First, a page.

You got the numbers, but don't understand anything about them. The biggest problems with Indian education are at the primary education level - which is why a huge number of children never reach school, drop out, or don't learn anything in primary school. And the drop outs have more to do with impecuniosity than with schools - children have to start "work" at an age of 9.

Secondary, and higher education is really much better than that in the US - taking cost, availability and quality into account. Which is why those who do get good primary education somehow, are like the people the GP describes.

Comment: Re:Huh? (Score 1) 406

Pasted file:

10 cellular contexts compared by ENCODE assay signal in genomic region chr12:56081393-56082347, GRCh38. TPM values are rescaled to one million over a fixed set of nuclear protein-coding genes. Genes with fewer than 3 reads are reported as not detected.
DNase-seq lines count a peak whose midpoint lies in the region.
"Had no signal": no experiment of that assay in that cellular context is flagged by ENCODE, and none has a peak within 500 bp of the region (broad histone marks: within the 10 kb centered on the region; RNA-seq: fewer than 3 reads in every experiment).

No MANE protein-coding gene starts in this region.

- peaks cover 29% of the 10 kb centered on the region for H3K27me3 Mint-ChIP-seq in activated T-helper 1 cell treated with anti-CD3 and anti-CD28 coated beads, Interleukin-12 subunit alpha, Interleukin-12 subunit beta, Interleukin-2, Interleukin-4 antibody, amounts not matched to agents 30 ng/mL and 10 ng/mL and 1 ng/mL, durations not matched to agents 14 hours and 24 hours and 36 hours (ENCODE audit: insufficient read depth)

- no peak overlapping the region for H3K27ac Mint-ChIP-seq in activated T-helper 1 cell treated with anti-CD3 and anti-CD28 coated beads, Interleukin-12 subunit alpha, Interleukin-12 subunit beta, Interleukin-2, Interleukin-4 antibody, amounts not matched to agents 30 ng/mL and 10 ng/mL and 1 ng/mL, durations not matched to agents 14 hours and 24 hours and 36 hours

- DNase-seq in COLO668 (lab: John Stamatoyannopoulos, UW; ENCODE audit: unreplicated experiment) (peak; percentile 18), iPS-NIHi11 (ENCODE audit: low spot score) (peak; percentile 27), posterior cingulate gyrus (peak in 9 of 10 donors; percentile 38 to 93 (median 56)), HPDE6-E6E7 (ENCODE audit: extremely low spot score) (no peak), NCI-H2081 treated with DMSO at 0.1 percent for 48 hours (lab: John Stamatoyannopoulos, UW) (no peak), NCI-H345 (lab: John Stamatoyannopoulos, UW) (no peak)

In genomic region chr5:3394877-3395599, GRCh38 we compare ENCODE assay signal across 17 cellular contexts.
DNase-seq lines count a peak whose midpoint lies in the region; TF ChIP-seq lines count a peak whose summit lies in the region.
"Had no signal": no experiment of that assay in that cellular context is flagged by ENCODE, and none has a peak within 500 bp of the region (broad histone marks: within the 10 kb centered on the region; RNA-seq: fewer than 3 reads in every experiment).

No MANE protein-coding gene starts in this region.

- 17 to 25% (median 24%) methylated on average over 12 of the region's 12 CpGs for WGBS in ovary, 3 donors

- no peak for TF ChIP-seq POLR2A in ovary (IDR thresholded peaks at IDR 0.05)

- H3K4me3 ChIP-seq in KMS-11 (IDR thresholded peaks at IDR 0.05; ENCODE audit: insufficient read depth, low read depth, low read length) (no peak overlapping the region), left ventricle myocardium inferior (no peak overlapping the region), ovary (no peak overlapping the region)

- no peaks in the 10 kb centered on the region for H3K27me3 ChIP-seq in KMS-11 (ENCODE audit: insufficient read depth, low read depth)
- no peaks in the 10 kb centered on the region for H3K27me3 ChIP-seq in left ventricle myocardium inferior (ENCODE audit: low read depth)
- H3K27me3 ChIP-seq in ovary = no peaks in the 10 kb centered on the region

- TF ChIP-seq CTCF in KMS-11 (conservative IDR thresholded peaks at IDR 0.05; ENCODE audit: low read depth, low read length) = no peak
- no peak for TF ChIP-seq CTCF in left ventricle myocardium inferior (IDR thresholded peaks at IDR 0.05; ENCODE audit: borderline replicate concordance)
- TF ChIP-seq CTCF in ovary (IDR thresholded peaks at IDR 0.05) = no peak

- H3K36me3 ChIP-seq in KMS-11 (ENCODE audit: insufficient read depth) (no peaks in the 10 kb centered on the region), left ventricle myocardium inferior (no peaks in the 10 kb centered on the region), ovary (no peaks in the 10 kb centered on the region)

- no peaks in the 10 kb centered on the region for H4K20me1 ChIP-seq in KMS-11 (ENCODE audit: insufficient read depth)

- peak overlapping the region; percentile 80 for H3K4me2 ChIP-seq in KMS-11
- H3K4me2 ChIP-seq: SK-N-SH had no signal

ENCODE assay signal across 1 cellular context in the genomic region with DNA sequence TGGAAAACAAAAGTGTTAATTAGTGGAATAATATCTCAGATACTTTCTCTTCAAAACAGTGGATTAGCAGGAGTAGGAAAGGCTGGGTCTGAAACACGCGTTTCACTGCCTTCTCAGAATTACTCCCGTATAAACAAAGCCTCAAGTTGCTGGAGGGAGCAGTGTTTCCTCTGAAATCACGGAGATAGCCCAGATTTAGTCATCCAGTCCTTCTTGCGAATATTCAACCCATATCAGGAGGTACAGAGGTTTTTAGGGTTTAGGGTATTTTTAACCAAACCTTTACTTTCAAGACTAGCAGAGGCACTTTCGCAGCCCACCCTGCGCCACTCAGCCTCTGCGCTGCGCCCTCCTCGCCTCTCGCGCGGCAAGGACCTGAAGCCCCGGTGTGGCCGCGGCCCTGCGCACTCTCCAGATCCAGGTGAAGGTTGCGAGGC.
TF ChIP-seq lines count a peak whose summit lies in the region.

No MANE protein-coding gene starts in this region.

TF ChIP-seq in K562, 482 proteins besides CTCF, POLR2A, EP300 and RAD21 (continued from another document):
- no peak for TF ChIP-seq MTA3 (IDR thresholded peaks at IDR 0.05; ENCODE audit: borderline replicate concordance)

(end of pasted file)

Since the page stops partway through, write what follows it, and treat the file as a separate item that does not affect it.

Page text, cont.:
by bingoUV (#47635999) Attached to: Idiot Leaves Driver's Seat In Self-Driving Infiniti, On the Highway

We demonstrably already have people willing to trust their life to a system which categorically was NOT designed to operate autonomously. We have armies of insurance providers who issue policies based on measured risk rather than perceived risk. And we have regulators who demonstrably prefer to pass rules favoring whichever way the corporate campaign contributions are blowing.

Not sure where this fits. Irrelevant?

We also have a not inconsiderable number of people content to drive through rush-hour traffic while simultaneously talking on the phone, eating breakfast, and possibly managing their kids. I would bet you good money that there's a certain percentage of them that would jump on the chance to have an electronic chauffeur because they are quite aware of many close calls they've had when driving with lots of distractions, but can't bare to schedule things more safely

You have no clue about how humans think.